I MET MORDEJAY outside the Or Zaruah Synagogue at 11:00 a.m. on a Sunday. I had incorrectly assumed that I was going to be photographing the synagogue. When a busload of tourists poured in, I realized it’s open to visitors at that time, most of whom are in town only for the day or a night on a cruise ship port of call.
“I can’t work with all these people here,” I explained to Mordejay. “I need photographs of the shul without people [certainly not a bunch of sloppily dressed, water-bottle toting tourists].”
I decided to make use of the time by attempting to photograph some of the details figuring that I’d save some time when I come back later without the people there.
I would never return.
The city’s principal synagogue, of the six that remain out of as many as 19, is privately owned, as are all the others. Mordejay later gave me some disappointing, if confusing, news.
“The owner does not allow you to take photos.”
“Huh? But all the tourists were there taking photographs earlier. Why am I not allowed to take photos too?” I responded incredulously. “That makes no sense.”
“That is the way [the owners] are,” he said.
1492. There’s that psyche.
MELILLA’S SEPHARDIC JEWISH POPULATION peaked in the 1960s with about 1,000 souls. Today there are some 300~800, depending on whom you ask. Many have left over the years for reasons that are hardly surprising: better economic prospects elsewhere and a rise in anti-Semitism.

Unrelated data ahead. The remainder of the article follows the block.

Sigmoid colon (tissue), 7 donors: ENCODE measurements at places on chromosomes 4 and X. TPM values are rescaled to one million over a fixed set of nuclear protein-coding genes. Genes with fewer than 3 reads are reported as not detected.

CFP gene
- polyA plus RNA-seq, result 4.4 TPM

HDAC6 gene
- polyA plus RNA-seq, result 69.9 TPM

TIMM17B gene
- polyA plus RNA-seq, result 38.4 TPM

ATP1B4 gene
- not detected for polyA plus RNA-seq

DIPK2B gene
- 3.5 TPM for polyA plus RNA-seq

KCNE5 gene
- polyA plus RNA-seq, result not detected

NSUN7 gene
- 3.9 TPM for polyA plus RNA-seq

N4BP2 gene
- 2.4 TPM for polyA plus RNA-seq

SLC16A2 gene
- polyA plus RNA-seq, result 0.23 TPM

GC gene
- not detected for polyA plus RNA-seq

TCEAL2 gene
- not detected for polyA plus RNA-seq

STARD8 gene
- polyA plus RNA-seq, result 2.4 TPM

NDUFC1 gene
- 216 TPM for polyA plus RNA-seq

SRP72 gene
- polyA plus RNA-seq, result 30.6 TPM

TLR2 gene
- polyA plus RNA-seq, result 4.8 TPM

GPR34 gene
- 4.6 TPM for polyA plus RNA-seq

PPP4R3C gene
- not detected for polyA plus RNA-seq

“In the past,” Mordejay told me, “it was always peaceful. We never had any problems. But today, the young people are more and more radicalized.”
“That’s sad,” I replied. “Melilla has so much going for it…We are living in uncertain times.”
Though elements of north Africa are all around — some architectural details (though by and large a Spanish Colonial look pervades), mosques, traditionally dressed Muslims and Berbers, and certainly the summer heat — the Jews here are Spanish, i.e. European, to the core. No one here sees themselves as “African.” In fact, most people in north Africa refer to everyone else living in Sub-Sahara as “African.” Indeed, Melilla is culturally and politically Spain and the flag flies prominently above the Old Town.